I was playing out behind the well house and was making mud pies in old tin pans and letting them cook in the sun. I got the idea that I could do it better if I had eggs to mix in like I had seen mother do. So, I went next door and told Aunt Stellie that my mother needed to borrow 2 eggs. She went and got them for me and I hurried behind the wellhouse and cracked them just like mother and mixed them in my now better mud pies. I might have gotten by with it but I was not satisfied with my two pies, and I went back and borrowed another 2 eggs. Aunt Stellie began wondering why my mother needed 4 eggs and so she knocked on our back door and asked. When I heard my mother call out “John Aldon” I knew I wasin real trouble and I got really afraid and ran and hid in the nearby outhouse. Mother and Aunt Stellie began searching for me and when my mother was heading toward the outhouse Aunt Stellie said No need as she had already checked there and so their cries became louder and they began running here and there with mounting concern …finally retracing their steps mother opened the door to the outhouse and stepped up and saw my brown curly head down in the right hole. Fear proved to be devastating for me. Living in an outhouse came to be a type and shadow for my life. As I grew older fear continued to grip my life, oft times overwhelming my thoughts, and stealing my peace of mind. I could not distinguish between the things I could not change and the things I could change, so I tried to be perfect in everything. I became the classic overachiever with straight A’s in elementary school and was valedictorian of my graduating class. Failures always came and they caused me to begin to hate myself. So much so that as a freshman I scored in the 100th % ile on self-abasement on a standardized test. I could never do anything well enough to stop the rush of negativity that riddled my thinking. I truly lived in the outhouse, my self-created hell hardened by fear.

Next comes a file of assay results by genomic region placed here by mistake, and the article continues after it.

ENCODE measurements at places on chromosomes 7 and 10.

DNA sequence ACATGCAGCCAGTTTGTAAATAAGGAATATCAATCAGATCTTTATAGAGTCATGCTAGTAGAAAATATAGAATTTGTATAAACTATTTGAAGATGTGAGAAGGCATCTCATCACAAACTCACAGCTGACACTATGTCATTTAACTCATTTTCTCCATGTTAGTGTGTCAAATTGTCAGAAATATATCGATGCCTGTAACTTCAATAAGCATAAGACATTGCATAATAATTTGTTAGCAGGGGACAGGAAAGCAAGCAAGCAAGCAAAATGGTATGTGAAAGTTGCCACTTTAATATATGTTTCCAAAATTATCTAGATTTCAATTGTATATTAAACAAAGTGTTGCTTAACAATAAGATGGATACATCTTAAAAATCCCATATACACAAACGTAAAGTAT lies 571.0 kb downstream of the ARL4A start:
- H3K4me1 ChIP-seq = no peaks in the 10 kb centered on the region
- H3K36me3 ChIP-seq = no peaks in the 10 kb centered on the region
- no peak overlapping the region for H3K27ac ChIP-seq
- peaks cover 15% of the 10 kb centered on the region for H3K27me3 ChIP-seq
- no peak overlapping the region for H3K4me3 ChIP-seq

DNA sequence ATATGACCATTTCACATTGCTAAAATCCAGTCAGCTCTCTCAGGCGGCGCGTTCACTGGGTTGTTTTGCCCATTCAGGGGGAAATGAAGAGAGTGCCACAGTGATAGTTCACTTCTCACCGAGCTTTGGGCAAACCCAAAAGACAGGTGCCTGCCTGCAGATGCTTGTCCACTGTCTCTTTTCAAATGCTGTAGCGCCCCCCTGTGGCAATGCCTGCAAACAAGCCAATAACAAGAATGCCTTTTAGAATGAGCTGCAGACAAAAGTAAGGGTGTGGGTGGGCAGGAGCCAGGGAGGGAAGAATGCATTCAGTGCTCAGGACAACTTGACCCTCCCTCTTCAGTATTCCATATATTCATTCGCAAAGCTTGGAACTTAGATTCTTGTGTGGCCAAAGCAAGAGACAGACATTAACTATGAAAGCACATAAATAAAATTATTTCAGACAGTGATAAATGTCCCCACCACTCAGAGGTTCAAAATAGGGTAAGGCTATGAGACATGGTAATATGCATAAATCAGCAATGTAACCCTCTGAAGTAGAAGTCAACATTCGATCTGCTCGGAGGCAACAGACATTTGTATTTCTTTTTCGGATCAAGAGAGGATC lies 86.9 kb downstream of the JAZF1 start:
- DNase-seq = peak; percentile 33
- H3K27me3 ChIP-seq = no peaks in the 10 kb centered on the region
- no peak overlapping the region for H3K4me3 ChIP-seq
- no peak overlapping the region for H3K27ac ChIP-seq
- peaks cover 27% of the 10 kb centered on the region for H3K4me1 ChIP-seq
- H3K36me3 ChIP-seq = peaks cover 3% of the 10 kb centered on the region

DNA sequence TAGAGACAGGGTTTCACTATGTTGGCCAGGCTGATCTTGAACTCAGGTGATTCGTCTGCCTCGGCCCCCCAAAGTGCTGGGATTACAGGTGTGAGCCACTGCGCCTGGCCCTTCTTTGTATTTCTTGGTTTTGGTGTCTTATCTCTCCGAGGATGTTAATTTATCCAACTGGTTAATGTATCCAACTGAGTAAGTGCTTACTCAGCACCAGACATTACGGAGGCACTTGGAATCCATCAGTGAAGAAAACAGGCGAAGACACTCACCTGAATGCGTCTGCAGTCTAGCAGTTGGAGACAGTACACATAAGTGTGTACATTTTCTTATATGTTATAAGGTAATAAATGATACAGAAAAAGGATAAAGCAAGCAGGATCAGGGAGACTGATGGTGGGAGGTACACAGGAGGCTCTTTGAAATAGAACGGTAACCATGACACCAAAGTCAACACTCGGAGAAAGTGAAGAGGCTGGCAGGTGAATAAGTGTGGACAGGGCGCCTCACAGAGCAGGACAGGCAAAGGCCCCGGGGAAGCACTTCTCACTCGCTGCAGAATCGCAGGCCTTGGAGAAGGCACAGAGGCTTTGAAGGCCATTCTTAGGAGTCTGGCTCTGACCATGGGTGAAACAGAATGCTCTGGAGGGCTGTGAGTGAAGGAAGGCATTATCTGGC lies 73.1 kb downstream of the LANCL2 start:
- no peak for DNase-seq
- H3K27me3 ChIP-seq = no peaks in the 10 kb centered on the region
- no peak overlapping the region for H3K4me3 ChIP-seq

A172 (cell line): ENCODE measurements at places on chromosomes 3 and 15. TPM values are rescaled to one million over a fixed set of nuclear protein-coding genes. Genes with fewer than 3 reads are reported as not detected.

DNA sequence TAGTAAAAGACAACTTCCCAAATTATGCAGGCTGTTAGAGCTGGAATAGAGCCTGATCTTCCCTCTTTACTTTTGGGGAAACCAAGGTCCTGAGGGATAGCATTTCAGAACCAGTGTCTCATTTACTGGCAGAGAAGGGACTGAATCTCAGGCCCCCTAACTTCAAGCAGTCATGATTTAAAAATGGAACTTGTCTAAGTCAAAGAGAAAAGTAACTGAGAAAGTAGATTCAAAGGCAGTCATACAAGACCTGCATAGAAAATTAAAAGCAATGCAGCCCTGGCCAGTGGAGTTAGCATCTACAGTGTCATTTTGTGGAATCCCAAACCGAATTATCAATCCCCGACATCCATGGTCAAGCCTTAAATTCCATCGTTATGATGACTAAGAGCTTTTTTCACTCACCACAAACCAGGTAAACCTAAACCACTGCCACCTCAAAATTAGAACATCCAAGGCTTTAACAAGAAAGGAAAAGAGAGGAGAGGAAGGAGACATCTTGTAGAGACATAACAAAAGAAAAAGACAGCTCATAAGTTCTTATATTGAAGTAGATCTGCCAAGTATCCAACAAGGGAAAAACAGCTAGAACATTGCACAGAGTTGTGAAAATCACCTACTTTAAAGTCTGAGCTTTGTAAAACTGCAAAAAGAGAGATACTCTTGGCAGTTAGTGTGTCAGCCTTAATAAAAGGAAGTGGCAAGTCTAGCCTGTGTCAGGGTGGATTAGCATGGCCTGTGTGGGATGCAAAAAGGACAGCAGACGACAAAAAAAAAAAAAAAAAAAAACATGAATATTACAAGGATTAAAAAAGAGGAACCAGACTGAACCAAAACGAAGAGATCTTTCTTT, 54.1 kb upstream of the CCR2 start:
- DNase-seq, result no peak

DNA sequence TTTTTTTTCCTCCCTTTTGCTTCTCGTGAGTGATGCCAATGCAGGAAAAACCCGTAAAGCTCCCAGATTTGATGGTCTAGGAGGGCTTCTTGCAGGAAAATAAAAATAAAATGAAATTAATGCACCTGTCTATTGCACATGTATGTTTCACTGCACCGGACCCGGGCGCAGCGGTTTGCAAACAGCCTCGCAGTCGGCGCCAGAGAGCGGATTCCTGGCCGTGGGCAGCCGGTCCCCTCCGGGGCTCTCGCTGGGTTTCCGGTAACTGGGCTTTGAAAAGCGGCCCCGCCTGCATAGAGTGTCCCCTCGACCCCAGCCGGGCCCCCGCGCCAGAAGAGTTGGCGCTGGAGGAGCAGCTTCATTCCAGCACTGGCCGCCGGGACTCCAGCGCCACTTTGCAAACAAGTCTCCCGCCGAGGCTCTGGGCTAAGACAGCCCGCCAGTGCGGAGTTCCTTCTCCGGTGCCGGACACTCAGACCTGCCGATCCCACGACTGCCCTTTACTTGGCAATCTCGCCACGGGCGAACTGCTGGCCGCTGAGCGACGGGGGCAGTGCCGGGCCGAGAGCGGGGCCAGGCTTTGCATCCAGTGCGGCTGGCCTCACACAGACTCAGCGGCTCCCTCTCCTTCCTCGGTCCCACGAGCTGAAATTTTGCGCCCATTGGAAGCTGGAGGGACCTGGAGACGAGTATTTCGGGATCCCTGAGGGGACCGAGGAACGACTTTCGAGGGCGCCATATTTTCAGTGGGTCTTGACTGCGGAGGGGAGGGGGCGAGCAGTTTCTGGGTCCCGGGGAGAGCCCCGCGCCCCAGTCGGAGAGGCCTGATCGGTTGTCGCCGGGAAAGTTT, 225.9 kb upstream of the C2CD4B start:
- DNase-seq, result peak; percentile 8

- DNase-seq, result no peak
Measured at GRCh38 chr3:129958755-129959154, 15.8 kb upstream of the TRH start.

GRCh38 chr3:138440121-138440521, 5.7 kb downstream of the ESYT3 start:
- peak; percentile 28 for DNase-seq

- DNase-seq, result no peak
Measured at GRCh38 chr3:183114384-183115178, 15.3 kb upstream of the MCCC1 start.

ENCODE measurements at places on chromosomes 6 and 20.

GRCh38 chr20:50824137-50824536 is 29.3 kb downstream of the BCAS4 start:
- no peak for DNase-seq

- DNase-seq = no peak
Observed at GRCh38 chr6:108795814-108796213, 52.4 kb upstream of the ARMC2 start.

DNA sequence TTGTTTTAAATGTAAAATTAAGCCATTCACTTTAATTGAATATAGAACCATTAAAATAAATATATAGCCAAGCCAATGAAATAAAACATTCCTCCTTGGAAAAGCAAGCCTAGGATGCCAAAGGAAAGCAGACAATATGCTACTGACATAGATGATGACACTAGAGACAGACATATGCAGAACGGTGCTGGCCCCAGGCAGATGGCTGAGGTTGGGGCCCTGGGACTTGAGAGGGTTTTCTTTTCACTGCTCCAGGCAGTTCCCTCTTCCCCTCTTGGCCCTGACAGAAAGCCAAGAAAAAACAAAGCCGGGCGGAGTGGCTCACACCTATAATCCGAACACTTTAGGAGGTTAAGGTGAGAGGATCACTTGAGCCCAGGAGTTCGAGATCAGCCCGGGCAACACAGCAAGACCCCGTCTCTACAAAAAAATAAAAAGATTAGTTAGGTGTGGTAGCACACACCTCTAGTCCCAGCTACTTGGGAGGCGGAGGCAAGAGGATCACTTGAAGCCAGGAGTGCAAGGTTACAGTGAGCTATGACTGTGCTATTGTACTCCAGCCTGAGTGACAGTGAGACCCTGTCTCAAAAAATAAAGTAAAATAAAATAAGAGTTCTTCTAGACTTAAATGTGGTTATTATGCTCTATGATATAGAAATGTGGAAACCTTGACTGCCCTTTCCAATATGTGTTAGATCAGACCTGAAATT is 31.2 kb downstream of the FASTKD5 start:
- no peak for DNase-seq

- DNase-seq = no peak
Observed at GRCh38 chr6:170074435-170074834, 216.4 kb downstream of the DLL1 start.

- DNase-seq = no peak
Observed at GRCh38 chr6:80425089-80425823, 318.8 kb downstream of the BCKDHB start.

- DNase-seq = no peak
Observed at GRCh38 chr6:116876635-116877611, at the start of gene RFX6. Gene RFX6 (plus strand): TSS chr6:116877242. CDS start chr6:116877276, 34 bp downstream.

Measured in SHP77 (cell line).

The pressure of life was simply too much for me. I was one of those people That How It Works describes as suffering from grave emotional and mental disorders. By the time I was a freshman in college, I had come completely unglued, I simply could no longer compete academically let alone reach for excellence. Over the next 40 years I experienced 4 mental breakdowns, one which required me to be heavily medicated and locked in a mental hospital for 30 days and one which required 8 years of 30 hours a week group therapy along with weekly individual counseling, and a host of anti-depressant and anti-pyschotic drugs. At my lowest point I was taking 13 prescriptions and was self-medicating with food. I was clinically diagnosed with a spectrum of Affective Disorders, including Anxiety and Panic disorders, Binge Eating Disorder, Fibromyalgia, and Major Depressive Disorder with obsessions & ruminations. I was told by the staff psychiatrist and the psychologists in the mental health service where I was being treated that I simply would never recover and I believed them. My life such as it was was riddled and devastated by ISMs, character defects and negative stinking thinking; they dominated my thinking, and they fed and fueled my dysfunctional life and propped up my illusion of happiness!